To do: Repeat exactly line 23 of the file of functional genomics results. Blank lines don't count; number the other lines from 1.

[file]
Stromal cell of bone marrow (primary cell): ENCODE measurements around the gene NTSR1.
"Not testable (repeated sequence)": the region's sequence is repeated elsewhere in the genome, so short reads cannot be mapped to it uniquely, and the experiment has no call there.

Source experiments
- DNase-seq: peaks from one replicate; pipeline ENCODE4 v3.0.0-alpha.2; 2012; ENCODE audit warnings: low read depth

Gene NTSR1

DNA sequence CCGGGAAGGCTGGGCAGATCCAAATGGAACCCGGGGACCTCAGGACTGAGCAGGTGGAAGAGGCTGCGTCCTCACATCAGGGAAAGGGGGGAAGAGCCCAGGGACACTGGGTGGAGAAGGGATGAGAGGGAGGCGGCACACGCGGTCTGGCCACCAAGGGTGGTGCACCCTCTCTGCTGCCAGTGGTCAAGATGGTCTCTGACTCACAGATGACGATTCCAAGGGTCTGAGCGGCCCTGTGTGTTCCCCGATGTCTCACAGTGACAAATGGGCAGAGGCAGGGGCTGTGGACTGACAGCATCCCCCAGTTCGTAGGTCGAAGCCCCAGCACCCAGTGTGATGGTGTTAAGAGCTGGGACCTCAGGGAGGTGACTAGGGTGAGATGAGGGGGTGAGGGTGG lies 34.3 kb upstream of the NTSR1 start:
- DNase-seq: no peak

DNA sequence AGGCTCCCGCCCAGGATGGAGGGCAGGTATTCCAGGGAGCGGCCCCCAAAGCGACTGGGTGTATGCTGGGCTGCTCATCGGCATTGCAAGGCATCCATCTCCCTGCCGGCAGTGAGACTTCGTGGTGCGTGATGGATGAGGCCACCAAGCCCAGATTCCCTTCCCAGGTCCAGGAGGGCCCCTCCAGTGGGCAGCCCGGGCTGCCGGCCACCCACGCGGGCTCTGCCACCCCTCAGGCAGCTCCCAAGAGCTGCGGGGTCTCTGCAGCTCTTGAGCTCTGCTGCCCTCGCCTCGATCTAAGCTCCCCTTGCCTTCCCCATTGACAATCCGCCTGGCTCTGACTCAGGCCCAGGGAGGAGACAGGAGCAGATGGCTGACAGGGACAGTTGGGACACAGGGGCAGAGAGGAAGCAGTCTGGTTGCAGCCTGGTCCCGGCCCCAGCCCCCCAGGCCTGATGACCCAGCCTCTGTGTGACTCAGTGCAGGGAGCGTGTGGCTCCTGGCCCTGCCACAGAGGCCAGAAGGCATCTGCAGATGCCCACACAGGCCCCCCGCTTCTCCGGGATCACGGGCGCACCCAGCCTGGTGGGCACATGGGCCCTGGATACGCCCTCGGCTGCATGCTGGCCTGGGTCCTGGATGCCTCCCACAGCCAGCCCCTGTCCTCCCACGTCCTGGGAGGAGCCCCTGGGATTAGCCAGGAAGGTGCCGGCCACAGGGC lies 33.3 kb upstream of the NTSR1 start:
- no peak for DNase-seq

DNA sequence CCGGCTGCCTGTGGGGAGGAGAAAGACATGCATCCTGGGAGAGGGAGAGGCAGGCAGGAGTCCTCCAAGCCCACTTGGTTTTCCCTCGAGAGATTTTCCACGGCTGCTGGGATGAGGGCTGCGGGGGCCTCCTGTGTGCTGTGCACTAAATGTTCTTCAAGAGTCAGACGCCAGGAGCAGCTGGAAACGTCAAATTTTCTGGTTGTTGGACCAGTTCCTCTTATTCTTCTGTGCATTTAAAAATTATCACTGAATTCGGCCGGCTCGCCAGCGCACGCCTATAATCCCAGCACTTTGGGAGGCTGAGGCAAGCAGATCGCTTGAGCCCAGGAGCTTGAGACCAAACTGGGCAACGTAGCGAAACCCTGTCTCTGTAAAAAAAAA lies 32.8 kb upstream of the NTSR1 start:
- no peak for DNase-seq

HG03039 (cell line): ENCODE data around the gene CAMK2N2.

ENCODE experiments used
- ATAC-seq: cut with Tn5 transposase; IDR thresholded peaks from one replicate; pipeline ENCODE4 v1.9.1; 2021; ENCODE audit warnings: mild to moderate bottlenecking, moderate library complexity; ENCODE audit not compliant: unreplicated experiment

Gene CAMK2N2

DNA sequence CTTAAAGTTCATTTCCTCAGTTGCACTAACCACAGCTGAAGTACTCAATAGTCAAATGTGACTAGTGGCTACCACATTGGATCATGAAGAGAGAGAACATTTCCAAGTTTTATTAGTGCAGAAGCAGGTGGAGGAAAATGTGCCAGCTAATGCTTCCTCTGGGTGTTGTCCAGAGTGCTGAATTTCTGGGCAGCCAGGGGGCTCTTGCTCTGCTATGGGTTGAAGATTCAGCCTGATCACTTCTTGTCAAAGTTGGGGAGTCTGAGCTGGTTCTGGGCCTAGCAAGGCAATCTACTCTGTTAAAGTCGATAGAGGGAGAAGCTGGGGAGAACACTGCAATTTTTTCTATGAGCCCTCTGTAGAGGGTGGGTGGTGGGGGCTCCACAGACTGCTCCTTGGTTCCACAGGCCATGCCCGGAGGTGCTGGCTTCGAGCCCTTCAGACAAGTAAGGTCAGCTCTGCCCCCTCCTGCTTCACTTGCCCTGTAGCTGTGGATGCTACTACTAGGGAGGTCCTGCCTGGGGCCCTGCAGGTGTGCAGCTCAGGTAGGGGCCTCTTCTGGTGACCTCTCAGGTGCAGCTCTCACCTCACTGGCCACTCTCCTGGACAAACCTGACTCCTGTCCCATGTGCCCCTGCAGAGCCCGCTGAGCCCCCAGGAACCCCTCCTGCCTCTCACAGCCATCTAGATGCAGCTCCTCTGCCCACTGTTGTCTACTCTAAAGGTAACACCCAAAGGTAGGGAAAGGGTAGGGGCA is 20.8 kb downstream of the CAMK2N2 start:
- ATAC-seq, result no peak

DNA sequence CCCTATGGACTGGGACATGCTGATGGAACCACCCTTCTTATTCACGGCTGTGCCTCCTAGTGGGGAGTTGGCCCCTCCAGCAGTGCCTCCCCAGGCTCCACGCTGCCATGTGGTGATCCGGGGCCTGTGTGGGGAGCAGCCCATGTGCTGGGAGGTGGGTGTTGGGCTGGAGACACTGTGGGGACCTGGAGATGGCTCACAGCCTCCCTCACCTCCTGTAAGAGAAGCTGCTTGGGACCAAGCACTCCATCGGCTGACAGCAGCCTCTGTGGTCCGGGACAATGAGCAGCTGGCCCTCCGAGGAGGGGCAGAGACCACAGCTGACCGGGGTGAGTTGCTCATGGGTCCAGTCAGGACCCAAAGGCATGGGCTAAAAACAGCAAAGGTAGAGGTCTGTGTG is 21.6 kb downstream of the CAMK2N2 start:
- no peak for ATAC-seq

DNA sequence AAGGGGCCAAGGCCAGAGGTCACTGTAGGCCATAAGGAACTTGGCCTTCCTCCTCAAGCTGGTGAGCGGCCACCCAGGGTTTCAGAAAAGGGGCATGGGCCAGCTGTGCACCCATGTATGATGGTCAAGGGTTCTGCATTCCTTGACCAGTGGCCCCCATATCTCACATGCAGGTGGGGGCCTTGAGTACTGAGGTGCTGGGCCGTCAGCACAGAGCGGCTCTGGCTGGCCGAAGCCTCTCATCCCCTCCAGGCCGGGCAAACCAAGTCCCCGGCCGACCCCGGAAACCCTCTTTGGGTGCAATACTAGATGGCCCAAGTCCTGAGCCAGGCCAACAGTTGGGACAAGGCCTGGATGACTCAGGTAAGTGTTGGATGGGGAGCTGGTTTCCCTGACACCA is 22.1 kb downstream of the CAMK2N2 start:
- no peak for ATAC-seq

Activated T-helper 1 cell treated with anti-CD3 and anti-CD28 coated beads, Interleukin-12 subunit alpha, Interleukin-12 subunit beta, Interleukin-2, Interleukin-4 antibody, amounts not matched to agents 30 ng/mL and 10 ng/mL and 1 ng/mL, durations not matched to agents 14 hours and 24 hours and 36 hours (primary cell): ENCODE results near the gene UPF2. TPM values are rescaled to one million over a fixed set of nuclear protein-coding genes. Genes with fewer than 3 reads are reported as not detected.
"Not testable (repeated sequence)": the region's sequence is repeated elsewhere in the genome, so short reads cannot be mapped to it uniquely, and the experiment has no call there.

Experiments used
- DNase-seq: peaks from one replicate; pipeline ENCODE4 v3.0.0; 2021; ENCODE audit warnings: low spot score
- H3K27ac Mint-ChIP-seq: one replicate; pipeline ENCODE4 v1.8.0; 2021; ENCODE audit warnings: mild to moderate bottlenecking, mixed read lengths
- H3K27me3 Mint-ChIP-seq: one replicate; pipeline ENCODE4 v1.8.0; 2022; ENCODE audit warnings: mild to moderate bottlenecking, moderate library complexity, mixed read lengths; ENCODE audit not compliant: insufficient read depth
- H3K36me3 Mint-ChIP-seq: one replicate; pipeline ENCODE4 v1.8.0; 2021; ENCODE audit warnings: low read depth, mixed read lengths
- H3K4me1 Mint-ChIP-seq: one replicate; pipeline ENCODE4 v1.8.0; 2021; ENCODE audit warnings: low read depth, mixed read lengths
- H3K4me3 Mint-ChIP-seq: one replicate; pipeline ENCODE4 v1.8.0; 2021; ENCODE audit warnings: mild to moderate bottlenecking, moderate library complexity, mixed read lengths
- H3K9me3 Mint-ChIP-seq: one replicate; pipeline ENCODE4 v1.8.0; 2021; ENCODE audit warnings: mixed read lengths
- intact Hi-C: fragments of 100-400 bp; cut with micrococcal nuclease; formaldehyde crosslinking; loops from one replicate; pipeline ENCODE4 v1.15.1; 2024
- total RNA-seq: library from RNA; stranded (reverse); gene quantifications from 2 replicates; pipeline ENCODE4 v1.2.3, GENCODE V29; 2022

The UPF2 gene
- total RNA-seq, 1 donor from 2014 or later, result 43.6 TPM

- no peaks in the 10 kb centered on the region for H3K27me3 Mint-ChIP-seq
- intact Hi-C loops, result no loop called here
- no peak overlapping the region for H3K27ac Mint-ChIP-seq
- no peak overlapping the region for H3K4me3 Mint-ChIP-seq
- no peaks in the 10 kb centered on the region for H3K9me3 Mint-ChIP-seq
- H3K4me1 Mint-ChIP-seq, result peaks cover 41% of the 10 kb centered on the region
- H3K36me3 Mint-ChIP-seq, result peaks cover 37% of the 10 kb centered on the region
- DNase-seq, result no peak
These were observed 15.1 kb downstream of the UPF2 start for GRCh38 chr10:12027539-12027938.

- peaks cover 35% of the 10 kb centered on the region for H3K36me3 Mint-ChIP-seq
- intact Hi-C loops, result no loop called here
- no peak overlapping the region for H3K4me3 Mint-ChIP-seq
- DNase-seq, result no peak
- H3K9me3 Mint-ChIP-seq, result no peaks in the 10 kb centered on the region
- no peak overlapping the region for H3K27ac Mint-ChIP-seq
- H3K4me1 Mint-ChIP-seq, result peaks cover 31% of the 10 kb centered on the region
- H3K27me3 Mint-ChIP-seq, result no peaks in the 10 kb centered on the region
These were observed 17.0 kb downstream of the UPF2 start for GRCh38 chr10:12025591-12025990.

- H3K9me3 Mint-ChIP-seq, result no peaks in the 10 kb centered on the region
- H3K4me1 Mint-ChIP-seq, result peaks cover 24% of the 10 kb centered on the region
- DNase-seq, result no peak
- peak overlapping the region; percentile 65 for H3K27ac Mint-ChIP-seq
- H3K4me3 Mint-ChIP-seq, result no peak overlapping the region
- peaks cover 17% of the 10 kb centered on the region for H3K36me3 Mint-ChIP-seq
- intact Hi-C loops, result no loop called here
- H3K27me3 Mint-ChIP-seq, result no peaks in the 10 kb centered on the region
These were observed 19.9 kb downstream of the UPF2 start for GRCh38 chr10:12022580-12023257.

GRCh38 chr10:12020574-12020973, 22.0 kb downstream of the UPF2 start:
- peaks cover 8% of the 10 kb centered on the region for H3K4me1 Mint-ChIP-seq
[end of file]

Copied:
"Not testable (repeated sequence)": the region's sequence is repeated elsewhere in the genome, so short reads cannot be mapped to it uniquely, and the experiment has no call there.